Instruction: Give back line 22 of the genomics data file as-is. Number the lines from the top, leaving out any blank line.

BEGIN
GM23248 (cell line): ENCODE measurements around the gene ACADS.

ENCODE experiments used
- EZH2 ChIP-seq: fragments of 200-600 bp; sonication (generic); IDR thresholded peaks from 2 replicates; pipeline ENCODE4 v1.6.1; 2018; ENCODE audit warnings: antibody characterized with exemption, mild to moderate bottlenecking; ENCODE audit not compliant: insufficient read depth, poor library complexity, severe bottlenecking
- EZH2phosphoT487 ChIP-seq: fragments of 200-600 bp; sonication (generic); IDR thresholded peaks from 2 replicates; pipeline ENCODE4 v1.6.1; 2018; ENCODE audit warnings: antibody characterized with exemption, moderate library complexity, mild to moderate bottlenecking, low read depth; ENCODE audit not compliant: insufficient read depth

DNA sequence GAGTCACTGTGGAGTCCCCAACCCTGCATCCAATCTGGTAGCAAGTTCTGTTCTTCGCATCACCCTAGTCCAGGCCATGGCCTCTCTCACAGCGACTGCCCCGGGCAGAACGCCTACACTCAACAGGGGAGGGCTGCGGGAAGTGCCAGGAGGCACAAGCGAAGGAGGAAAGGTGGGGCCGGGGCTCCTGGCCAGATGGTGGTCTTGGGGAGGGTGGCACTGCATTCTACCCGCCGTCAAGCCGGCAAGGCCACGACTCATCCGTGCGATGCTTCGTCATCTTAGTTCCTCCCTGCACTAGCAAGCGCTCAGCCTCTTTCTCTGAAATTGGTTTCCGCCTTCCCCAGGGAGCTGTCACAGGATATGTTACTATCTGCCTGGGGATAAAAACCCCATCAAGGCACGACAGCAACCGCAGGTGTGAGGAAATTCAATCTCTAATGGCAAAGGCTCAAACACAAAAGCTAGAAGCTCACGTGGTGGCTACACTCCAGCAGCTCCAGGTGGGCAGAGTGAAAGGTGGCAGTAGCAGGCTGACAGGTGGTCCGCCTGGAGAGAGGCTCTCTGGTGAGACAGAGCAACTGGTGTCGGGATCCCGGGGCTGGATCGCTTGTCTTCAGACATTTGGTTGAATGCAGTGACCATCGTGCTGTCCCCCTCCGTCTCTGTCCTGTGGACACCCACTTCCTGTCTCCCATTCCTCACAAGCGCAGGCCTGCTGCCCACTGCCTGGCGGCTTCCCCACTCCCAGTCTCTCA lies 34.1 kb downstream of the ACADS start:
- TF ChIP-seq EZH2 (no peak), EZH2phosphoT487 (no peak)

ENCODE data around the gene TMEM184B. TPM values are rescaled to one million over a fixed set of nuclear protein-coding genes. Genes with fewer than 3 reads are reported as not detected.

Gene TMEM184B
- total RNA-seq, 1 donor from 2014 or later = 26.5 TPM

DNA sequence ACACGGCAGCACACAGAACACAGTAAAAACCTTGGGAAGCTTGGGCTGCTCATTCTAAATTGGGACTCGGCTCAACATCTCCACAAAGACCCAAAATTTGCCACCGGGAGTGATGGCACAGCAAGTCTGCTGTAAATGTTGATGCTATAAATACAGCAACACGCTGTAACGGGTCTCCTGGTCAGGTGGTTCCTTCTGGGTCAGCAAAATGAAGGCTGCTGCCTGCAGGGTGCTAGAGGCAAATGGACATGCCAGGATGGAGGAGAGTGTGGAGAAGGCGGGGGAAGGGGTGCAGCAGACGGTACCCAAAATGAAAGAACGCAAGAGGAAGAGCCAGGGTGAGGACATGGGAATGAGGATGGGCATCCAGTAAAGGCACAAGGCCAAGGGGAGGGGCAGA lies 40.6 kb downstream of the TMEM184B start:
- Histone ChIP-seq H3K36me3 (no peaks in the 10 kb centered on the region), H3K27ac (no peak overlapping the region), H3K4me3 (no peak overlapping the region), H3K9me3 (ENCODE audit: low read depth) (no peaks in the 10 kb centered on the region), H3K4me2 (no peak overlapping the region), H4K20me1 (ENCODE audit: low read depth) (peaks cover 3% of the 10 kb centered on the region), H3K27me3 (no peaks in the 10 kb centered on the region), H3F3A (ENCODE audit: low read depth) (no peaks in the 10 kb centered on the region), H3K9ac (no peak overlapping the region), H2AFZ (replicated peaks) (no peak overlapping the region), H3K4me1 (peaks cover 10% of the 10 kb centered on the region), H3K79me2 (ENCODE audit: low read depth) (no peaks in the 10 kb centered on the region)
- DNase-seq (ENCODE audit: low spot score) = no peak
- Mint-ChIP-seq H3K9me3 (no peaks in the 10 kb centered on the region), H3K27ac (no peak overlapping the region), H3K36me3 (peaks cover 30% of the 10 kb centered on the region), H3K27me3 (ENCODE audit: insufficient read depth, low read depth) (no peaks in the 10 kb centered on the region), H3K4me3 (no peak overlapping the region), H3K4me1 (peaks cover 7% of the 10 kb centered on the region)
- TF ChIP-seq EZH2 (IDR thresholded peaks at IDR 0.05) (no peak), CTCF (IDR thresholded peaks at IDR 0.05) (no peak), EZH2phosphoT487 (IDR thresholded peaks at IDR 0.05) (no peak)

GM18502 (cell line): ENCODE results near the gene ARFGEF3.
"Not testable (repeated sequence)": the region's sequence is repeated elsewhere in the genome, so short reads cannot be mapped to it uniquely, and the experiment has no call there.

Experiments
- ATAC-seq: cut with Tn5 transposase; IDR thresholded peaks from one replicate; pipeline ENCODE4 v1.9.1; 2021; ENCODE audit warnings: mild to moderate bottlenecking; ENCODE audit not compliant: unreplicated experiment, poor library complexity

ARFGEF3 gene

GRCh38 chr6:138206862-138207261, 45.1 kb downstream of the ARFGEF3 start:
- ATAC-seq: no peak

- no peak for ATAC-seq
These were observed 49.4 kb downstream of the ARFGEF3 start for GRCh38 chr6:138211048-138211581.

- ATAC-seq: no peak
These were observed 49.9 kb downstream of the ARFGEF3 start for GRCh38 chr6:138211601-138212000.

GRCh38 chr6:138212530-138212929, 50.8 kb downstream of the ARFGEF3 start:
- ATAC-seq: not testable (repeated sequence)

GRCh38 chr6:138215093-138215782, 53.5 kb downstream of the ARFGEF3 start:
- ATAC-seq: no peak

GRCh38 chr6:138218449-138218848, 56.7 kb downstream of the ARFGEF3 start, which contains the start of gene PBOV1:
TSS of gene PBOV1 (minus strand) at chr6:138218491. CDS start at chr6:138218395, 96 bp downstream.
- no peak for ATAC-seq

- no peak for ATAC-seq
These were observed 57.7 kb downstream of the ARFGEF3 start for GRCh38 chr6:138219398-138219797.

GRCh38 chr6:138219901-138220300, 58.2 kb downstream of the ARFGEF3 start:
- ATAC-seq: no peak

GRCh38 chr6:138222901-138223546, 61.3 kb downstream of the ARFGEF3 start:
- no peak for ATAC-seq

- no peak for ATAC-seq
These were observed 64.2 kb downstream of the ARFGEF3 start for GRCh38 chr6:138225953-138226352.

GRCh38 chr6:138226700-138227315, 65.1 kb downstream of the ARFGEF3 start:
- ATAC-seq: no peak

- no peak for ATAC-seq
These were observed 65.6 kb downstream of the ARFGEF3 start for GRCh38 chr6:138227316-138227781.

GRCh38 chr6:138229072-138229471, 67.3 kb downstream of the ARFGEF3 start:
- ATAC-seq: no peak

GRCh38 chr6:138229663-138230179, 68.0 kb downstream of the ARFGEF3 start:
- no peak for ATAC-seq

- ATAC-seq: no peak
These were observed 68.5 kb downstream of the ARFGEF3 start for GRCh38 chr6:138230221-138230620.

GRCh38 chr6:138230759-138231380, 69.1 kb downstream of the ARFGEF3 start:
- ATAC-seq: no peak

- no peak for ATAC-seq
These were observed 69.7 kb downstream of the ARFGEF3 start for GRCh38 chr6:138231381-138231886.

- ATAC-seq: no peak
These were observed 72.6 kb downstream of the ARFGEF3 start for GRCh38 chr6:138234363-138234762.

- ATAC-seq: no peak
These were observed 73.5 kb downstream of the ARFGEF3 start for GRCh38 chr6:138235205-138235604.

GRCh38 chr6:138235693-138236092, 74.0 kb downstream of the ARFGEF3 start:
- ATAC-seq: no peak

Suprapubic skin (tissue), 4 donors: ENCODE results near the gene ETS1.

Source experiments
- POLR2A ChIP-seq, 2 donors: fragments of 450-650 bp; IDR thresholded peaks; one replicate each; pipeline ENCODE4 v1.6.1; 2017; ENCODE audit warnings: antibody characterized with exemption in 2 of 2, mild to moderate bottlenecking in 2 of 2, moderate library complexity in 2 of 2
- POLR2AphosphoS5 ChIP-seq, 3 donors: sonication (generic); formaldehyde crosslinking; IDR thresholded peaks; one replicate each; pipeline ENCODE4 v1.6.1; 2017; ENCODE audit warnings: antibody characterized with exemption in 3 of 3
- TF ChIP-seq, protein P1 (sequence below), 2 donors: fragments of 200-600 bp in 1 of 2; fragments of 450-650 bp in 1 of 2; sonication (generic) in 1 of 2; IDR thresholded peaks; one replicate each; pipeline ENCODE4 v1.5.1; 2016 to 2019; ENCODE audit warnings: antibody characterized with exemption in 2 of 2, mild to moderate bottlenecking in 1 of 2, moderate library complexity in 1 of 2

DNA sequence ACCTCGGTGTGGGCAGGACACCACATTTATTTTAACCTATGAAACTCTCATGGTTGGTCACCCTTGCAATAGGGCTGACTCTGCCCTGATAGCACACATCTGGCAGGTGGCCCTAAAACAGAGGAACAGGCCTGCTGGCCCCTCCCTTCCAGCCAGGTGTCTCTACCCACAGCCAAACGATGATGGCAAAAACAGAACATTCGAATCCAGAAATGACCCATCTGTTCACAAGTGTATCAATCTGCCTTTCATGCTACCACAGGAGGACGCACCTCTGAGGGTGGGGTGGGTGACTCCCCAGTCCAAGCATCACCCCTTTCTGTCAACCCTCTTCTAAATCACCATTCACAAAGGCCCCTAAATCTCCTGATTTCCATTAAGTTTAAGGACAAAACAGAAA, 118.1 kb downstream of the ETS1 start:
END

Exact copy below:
- no peak for ATAC-seq